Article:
Tuesday, March 09, 2010

It is supposed to be Spring Break. Gee - and I spent the entire day grading! My students do a field based assignment where they evaluate the YA collection, services, and programming in their local public libraries. It is always a bit depressing to read their evaluations as they start out comparing the floor space to the children's area and it is always a shocker to them when they actually realize just how little space and attention is given to the YA area. And, when I ask them to then focus on materials, services, and programming for high school age teens things get even worse. Many of the YA collections quickly become tween collections and the programming is basically for MS. Collaboration between the YA librarian (if there is one) and the HS librarian - well, that's about non-existent. I keep hoping that with each semester we do this project my students will realize how important collaboration is and take the first step themselves, as school librarians, to develop a close relationship with their counterpart at the public library. They have the same patrons and their goals are the same - so why not work together?

The darn new headache medication is playing havoc with my body and isn't helping with the headaches but I promised I'd give it a chance. I haven't even gotten up to the full dose yet and I'm having weird side effects. The worst is the insomnia but I wasn't too upset about zero hours of sleep Sunday night as I was able to immerse myself in Lauren Oliver's debut delight - Before I Fall http://search.barnesandnoble.com/Before-I-Fall/Lauren-Oliver/e/9780061726804/?itm=1&USRI=before+I+fall I picked it up because of the arresting green eyes in the sideways close up of a girl's face - she appears to be laying in the grass pondering "heady" things. And indeed she is. What would my teenage self do if I had the chance to relive the day I was to die and change some of the not so nice things I had done in my life? Seven chances to get it right, but no chance that I'm not going to die so why would I care? Would I have been as humane and mature as Sam as a teen? I'm glad I never had to find out. This is a stunning, heartbreaking, beautifully written tale of redemption. Sometimes our knight in shining armor is the geek we left behind when we got cool. It is a love story that never had a chance to form and grow, but how it glowed for the short time Sam and Kent had. Sam really is a good girl but she has done some things she isn't very proud of to become popular, including turning her back on Kent for many years. She has been attached at the hip to Lindsay, Elody, and Ally. She even laughs when Lindsay heckles and harasses Juliet, the girl Lindsay had been best friends with until 5th grade but has since gone after with a vengeance. Each time Sam wakes up, still alive, her rose colored lenses become clearer and she changes the outcome of the day just a bit more and in doing so changes the outcomes of other people's lives, including that of Juliet. The sun came up as I read of Sam's last day on earth. I read the last page, tears streaming down my face. Then I read it again, aloud, still crying but with a smile on my face seeing Sam's bliss in my mind as she just let go. Those who know me well, know I am usually a woman of many words - I love to chatter on about books, my kids, my grandkids, about anything and everything. But, when I am profoundly moved I say little. And, all my heart and mind could softly say when I closed this book was, "Oh my." And that coming from me is very high praise indeed. I predict that Oliver is going to be a YA author to keep our eye on and she may indeed be a contender for the Morris award. Before I Fall may be her first novel but it certainly does not read like one written by a novice author. I cannot imagine a reader meeting Sam by opening the pages of Oliver's novel and not experiencing every emotion possible before closing it - yes, with tears, but also with a sign of satisfaction. Yes, Ms. Oliver - Oh my!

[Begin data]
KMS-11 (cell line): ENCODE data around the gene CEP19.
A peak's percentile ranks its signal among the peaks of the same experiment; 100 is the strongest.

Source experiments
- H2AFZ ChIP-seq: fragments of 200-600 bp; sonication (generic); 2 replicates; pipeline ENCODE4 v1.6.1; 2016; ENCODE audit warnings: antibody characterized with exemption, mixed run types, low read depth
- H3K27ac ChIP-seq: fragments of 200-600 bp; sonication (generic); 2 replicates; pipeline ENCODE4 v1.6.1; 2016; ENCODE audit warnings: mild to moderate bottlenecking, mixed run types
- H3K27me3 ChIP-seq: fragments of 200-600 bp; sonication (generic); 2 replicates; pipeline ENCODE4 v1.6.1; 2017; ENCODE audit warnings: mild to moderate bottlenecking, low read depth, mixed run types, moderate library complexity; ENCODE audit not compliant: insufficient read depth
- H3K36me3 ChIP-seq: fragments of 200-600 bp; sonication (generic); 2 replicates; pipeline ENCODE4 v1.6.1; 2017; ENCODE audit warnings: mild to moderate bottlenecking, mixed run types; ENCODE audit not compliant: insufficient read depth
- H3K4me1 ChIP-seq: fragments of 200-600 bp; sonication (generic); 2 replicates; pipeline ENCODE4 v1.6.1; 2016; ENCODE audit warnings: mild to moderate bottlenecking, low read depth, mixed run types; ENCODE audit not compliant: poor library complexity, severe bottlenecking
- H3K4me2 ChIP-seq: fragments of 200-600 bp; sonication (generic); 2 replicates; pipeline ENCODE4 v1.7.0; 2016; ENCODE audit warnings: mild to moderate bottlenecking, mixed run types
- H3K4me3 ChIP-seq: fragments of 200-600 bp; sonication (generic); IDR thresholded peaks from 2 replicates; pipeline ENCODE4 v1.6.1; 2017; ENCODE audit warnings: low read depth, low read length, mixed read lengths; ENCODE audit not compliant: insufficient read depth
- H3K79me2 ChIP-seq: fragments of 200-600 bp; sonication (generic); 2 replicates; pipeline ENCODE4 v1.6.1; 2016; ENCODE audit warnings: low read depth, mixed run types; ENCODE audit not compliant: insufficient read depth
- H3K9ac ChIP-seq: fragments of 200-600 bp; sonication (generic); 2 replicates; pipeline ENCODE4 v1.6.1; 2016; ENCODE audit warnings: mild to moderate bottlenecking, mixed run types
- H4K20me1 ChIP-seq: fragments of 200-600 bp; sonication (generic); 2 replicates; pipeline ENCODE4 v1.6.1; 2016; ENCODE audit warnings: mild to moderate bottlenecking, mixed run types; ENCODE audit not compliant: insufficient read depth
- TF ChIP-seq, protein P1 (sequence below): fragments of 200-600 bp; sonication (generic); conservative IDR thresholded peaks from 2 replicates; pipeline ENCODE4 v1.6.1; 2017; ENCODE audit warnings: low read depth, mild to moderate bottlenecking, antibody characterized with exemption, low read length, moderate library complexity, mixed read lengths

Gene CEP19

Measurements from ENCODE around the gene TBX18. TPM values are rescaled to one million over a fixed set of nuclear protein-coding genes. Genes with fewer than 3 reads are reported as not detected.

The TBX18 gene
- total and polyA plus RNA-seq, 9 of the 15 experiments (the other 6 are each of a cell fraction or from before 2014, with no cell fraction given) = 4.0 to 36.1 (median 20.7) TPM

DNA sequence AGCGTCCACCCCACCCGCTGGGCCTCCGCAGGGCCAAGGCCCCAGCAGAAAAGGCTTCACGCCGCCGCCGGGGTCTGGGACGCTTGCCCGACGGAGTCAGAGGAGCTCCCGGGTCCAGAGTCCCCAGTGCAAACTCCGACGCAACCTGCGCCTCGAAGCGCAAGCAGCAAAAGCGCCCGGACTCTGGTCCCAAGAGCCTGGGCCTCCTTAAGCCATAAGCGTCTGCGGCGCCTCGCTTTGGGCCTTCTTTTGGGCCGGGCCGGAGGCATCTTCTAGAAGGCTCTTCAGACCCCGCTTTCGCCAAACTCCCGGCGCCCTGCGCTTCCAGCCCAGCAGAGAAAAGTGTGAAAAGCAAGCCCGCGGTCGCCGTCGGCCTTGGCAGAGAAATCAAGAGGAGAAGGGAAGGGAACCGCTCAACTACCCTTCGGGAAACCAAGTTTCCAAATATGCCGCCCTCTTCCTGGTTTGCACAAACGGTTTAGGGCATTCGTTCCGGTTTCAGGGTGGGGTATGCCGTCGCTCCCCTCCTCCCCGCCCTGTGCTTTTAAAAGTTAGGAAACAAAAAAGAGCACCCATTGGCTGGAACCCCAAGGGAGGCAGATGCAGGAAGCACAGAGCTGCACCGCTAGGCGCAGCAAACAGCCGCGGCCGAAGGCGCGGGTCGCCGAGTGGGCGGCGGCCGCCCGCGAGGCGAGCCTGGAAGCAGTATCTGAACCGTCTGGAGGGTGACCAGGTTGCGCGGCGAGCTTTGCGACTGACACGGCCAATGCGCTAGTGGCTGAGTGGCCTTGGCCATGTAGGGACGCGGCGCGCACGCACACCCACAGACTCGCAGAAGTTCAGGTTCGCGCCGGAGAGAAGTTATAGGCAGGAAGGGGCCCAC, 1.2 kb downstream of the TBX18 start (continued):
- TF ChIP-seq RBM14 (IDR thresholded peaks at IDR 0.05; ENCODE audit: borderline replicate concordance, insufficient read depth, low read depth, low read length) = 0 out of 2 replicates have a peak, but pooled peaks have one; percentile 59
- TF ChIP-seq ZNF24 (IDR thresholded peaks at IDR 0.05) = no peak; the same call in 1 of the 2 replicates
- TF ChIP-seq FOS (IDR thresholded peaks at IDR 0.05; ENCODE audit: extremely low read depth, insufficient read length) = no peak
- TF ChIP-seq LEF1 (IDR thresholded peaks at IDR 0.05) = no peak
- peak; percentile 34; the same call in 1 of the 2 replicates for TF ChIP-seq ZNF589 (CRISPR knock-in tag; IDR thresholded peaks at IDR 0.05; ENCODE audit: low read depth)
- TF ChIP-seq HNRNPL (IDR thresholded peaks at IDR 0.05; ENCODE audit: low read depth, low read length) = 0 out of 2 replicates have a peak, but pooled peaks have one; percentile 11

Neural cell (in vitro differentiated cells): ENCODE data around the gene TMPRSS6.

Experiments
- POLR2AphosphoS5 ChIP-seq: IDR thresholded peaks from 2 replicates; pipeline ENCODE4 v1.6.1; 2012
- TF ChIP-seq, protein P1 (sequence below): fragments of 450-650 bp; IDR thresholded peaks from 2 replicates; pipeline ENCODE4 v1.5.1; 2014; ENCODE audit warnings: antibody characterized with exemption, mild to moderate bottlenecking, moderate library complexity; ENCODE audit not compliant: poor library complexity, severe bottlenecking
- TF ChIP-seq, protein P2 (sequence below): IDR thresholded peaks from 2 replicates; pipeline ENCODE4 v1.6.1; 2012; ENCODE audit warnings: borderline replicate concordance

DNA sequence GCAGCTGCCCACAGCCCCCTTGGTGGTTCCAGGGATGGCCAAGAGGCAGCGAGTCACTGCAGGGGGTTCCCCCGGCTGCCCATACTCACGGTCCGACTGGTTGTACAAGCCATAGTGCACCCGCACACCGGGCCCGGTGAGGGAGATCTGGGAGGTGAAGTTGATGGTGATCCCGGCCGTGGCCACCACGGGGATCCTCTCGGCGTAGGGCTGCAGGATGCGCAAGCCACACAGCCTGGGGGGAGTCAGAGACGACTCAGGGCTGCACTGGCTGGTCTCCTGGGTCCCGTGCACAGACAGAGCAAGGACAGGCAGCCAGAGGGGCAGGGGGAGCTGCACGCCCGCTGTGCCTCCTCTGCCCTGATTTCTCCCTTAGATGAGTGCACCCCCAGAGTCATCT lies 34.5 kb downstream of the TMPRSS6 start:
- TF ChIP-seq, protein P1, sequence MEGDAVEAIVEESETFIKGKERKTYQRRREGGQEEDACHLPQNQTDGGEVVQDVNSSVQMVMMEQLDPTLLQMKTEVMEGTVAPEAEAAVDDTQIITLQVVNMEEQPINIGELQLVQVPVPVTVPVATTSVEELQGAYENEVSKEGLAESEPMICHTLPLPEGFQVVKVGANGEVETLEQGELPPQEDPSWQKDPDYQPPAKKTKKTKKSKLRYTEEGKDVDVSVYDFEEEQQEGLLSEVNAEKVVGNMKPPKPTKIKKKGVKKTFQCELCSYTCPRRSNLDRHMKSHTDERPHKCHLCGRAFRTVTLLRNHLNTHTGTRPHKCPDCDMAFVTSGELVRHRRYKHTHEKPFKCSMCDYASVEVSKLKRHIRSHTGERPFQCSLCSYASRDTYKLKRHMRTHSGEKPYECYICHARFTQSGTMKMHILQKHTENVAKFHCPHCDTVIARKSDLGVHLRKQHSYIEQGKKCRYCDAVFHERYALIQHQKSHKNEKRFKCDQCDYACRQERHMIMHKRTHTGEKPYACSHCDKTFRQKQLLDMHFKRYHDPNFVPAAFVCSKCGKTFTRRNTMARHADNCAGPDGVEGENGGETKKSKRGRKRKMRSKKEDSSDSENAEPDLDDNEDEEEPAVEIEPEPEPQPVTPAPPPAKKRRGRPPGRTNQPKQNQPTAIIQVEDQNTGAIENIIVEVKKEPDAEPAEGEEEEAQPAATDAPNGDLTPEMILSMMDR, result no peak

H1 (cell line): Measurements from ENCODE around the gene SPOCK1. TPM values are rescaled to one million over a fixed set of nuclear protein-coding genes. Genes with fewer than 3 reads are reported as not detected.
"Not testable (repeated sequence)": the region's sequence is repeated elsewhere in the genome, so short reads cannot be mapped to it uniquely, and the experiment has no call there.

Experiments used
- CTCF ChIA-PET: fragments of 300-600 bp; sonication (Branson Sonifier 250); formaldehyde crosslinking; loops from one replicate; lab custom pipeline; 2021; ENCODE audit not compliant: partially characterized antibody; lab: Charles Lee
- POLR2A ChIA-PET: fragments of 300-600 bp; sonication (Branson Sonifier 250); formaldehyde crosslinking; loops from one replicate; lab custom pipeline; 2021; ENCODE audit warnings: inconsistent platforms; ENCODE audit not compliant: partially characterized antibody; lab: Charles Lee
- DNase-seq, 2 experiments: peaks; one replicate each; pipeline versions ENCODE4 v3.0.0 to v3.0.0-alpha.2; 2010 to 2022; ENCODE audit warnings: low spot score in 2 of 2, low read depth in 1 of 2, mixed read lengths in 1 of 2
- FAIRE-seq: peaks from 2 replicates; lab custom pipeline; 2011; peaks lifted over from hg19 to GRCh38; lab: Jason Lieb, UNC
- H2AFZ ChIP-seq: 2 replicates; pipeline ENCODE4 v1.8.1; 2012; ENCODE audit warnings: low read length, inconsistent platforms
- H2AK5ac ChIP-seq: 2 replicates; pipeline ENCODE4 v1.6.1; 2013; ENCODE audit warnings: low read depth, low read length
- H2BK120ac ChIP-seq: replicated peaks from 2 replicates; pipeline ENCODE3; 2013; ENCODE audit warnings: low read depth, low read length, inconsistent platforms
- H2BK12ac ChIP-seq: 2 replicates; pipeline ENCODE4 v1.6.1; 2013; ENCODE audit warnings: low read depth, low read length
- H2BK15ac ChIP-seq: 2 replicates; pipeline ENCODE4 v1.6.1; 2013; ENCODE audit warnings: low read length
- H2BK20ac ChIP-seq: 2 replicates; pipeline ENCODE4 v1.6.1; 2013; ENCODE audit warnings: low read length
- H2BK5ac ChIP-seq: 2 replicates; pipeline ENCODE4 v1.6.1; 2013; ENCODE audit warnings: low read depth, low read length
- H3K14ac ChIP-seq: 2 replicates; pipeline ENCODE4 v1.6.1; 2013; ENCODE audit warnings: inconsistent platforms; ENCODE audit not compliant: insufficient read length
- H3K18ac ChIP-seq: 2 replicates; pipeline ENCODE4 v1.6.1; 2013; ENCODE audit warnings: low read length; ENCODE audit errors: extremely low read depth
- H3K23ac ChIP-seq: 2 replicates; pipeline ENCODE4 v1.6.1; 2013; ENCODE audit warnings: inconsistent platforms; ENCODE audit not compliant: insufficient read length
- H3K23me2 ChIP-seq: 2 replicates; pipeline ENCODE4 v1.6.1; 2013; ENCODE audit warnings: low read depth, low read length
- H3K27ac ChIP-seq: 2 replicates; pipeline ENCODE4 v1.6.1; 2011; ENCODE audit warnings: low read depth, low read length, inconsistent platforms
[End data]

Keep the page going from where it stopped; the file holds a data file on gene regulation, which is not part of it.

I remember the days of students writing letters to authors and sending them off the publishers and waiting months to get an answer and often the answer was a form letter from the publisher. There was not the personal connection with authors that children and teens have today due to email and author websites, Facebook, MySpace, etc. But, we also have print resources with a more informal, personal approach such as Richard C. Owen Publishers Author at Work titles. These are unique little paperbacks in that the authors introduce themselves to young readers through text and photographs. I love the photograph on the cover of Nikki Grimes Out of the Dark http://www.rcowen.com/AuthorAtWork.htm#Out_of_the_Dark And, the other photographs of her in her home and of her family. Ms. Grimes becomes more than a poet to the reader - she becomes a daughter, a sister, and yes, a magic maker. Check out the last picture in the book - you'll under stand the "magic maker" comment. :-)

I also have a copy of Jane Yolen's On the Slant http://www.rcowen.com/AuthorAtWork.htm#On_The_Slant in front of me - another new title in Owen's Authors at Work series. I love the photo of her re-reading her manuscripts. Of course I do - you should see my messy office. It is a maze for poor Sophie to find her way through! So the picture of Yolen's desk is a delight to me. There are post-it notes all around her monitor and piles of papers stacked on her desk. Her reading glasses are perched on her nose. :-) These books bring the young readers into the author's writing space and into their family and lives so the authors become more than names on books, they become real.

That's it for today.